Daily transcendental meditation eases tension and lowers blood pressure. It is difficult to get a teenager to sit quietly and meditate for 15 minutes but the effort is rewarded with health improvement.
A study has confirmed that teens with high systolic blood pressure who started practicing meditation have seen their blood pressure coming down by 3.5 points within 4 months.
The practice of meditation has stress-relieving benefits. If this can be maintained into adulthood, one can reduce the risk for cardiovascular disease.
A simple guided meditation for teens is described below.
If outdoor, one can sit on grass or sand. If indoors, then sit on a carpet or folded blanket. Close the eyes. Keep the back and the head straight. Begin to breathe easily and evenly, in and out. Silently count each in-breath as one count and each out-breath as next count. Go up to a count of 50.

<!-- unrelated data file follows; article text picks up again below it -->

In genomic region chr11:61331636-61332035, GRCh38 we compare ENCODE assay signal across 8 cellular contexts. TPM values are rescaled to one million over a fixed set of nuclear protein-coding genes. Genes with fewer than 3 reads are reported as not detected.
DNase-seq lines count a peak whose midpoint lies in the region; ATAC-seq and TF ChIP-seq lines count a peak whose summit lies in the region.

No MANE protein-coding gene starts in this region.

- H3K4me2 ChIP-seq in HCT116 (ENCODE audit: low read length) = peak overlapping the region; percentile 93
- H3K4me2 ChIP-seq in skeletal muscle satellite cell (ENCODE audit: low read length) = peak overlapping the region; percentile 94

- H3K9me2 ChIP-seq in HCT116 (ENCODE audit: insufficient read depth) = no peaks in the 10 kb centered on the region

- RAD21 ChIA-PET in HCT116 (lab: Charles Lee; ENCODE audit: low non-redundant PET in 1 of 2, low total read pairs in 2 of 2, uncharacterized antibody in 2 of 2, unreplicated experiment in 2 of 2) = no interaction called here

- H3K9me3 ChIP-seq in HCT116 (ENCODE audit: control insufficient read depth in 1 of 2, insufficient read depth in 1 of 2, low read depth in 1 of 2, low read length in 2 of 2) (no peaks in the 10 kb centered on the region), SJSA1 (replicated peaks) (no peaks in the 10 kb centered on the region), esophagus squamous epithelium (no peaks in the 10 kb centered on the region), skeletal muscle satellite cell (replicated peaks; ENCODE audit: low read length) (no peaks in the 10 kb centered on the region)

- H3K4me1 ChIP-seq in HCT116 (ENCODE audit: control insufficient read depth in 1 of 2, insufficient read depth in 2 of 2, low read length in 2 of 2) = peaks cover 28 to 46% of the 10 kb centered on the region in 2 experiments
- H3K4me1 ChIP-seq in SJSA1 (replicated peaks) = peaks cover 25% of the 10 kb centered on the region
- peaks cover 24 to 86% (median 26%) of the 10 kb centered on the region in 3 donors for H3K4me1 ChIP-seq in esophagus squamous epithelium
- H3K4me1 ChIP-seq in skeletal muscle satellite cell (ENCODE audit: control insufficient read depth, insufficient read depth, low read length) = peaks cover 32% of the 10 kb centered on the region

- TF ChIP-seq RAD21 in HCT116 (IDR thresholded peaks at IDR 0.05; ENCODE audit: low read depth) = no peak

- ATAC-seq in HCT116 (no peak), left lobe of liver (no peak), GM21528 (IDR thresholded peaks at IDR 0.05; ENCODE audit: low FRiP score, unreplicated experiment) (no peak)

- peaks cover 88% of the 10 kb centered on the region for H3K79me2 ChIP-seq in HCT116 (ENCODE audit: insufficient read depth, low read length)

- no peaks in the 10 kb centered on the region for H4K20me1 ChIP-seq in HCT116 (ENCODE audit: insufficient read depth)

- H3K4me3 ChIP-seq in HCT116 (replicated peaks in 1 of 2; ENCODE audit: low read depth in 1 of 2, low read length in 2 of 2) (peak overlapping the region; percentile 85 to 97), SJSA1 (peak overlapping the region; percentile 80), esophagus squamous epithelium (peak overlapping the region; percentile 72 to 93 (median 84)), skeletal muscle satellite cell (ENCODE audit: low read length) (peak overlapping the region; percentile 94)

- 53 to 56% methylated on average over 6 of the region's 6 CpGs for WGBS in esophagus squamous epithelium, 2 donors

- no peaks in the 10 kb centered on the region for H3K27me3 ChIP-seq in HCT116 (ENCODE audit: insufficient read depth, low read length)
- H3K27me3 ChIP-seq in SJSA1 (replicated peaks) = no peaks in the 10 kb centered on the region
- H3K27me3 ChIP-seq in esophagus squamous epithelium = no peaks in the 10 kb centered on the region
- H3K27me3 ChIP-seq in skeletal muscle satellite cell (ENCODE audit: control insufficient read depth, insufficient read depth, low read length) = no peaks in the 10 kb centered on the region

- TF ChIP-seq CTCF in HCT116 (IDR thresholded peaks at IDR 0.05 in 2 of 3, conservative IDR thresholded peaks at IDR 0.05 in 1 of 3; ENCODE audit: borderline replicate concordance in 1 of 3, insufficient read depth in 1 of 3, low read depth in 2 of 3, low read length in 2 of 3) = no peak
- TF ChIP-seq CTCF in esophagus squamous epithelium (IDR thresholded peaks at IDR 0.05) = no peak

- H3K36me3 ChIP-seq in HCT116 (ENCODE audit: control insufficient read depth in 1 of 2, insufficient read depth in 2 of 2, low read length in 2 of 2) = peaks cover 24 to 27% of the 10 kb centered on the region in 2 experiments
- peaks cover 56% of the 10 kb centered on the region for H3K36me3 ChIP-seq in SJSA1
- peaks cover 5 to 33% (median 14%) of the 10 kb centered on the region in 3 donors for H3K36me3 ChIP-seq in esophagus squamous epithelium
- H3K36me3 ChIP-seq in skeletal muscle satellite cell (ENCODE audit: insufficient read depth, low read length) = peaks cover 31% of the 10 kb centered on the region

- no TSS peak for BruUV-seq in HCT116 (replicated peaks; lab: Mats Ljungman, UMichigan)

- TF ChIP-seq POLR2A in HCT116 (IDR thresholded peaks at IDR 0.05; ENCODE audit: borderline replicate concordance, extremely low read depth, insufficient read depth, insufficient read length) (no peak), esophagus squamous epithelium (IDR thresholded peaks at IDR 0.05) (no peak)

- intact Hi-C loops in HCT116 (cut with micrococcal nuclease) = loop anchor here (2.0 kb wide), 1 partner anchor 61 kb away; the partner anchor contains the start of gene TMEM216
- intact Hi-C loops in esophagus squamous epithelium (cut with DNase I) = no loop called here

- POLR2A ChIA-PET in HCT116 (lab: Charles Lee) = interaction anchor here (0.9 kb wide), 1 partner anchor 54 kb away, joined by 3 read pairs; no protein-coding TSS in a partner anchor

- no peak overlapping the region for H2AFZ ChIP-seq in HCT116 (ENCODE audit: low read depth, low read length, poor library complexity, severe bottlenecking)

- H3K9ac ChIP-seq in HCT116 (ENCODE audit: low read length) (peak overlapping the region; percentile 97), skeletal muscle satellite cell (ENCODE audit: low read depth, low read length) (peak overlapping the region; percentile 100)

Breathe in count 1
Breathe out count 2
Breathe in count 3
Breathe out count 4
Once the counting of breaths has been completed, one can notice how calm and relaxed one feels after the above meditation. Some time can be taken to reflect on self improvement activity one can involve himself. At the end of the meditation, open the eyes stand up and stretch.
Focusing on breathing in and out develops the capacity to concentrate better in all areas of school and life. A calm and centered body-mind can get the projects done efficiently. It allows one to work through problems in a systematic manner considering all the issues involved. Even breathing harmonizes the body, mind and emotions. This practice not only calms down the individual when he is awake, it can also provide a sound sleep. It is a creative tool in all aspects of living.
More Articles :